Books to feed a kid's prehistoric passion


June 18, 1993|By Molly Dunham Glassman | Molly Dunham Glassman,Staff Writer

Encouraging boys from the ages of 7 to 11 to read for pleasure isn't always easy. Now that summer vacation is here, tap into the prehistoric craze fanned by "Jurassic Park" and check out some books that boys -- and girls -- can carry home from the library without looking too uncool.

* Jon Scieszka and Lane Smith, best known for two wonderfully wacky picture books, "The True Story of the Three Little Pigs" and "The Stinky Cheese Man," have also started an off-beat series for the 7-to-11 set, called "The Time Warp Trio."

"Knights of the Kitchen Table" was a School Library Journal Best Book of 1991, and it was followed by "The Not-So-Jolly Roger" and "The Good, the Bad, and the Goofy."

Now there's "Your Mother Was a Neanderthal" (Viking, $11.99, ages 7-11). Our heroes, Sam, Joe and Fred, are hanging out at Joe's house one day, dawdling over their math homework, when they decide to travel back in time to 40,000 B.C.

Joe's uncle has given him a magic book, known as The Book, that lets them take off on their trips through time. They load themselves down with modern conveniences that will impress their Cro-Magnon ancestors -- a Walkman, a Swiss army knife, a potato peeler -- only to find that when they reach their destination, they're naked. It seems clothes hadn't been invented yet.

They're found by three girls in animal-skin dresses who fall over themselves laughing at Sam, Joe and Fred, who have tied giant leaves to their waists.

"Very funny," said Fred. "We go back to the Stone Age to be kings, and we wind up doing Stupid Human Tricks for cavegirls."

There are other hip references throughout. They may date the "Time Warp Trio" in a few years, but for now, they should make the series a hit.

The sentences are short. The action is fast and furious. There are plenty of puns. Mr. Lane's illustrations are as goofy as ever. "Your Mother Was a Neanderthal" could go a long way toward convincing a kid that reading can be fun.

* Readers in search of facts, not funkiness, can find plenty of fine non-fiction books about dinosaurs. "Dinosaurium," by Barbara Brenner, illustrated by Donna Braginetz (Bantam, $16, ages 7-10) is a "Bank Street Museum Book" that presents its information as if it were giving a tour of a fantastic museum.

Double-page spreads are presented as different "halls" of the museum, such as the Hall of Ages: Jurassic, 208-145 million years ago. In the Hall of Bones, readers find out that long hip bones and high ankles show that many dinosaurs walked on their toes. Then there's the Hall of Armor, starring the triceratops and his thick-skinned kin.

The index at the back lists all the dinosaurs shown, tells where each species has been discovered and when it lived. As a bonus, there's a poster you can lift out and hang on the wall.

* A more traditional reference book is the "Macmillan Children's Guide to Dinosaurs and Other Prehistoric Animals" by Philip Whitfield (Macmillan, $16.95, ages 7-10.

Set up in chronological order, it introduces each time period with a brief overview, including a map of how the world looked. In the Triassic, for instance, all the continents were crammed together. By the late Cretaceous, about 100 million years ago, Africa and South America were drifting apart, and Australia was ceding from Antarctica.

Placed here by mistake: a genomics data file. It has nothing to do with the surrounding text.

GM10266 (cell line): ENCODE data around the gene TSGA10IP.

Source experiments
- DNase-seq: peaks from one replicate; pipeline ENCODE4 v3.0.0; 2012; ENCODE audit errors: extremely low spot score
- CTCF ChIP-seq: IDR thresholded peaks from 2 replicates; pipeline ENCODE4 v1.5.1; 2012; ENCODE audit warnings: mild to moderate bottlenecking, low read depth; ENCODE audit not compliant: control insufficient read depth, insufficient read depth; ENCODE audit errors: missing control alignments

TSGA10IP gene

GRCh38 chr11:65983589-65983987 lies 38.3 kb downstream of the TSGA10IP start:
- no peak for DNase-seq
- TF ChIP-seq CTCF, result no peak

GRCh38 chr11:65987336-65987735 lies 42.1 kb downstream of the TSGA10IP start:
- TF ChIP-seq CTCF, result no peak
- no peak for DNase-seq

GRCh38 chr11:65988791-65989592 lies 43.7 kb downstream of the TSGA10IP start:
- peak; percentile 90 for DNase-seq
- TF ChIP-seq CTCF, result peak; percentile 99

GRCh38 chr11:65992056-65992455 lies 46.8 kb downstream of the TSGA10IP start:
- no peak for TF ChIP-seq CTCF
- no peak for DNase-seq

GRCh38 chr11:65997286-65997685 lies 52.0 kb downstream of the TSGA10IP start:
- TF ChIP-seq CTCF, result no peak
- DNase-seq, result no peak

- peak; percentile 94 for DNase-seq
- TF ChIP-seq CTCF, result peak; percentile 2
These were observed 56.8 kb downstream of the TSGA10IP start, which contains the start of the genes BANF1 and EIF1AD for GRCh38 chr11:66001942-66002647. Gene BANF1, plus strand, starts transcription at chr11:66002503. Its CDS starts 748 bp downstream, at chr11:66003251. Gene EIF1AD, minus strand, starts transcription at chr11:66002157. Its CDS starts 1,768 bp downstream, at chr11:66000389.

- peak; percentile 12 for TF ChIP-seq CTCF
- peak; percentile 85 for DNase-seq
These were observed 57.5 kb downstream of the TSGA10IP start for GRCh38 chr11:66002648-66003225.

Each chapter presents 20 or more of that era's inhabitants, with excellent illustrations and a key that shows how big each was in relation to man. Each chapter also devotes a two-page spread to one species, giving a more in-depth look at, say, a tyrannosaur. Another nice feature is a list of books for further reading included at the end.

* Two good paperbacks should be of interest to fossil hunters: "Dinosaurs Walked Here (and Other Stories Fossils Tell)" by Patricia Lauber (Aladdin, $5.95, ages 7-10) and "Where to Find Dinosaurs Today" by Daniel and Susan Cohen (Puffin, $6.99, all ages).

The former uses photographs and artist's renditions to illustrate a fascinating array of fossil finds and what the animals who belonged to the bones might have looked like. We see dinosaur footprints along the shore of a 150 million-year-old lake in western Oklahoma (a reference to brontosaurs, however, is dated) and birdlike tracks that show how herds of plant-eating dinosaurs roamed along a river bed in British Columbia.

"Where to Find Dinosaurs Today" can help you plan the perfect vacation for a paleontologist-in-training; it packs of a lot of information into 209 pages. Billed as "a state-by-state guide to scientific models and Dinosaurabilia," it lists scores of places to go, complete with addresses, phone numbers, hours and admission costs.

There is only one Maryland entry, but it's one of the bigger ones: the Calvert Marine Museum in Southern Maryland. In addition to the serious stuff, the book includes places such as Dinosaur Land near Front Royal, Va.: "Don't expect scientific accuracy in these models, which range from a 20-foot tyrannosaur to a mammoth to King Kong. But you can stretch your legs, grab a snack, take some pretty funny pictures, and experience a piece of real Americana."

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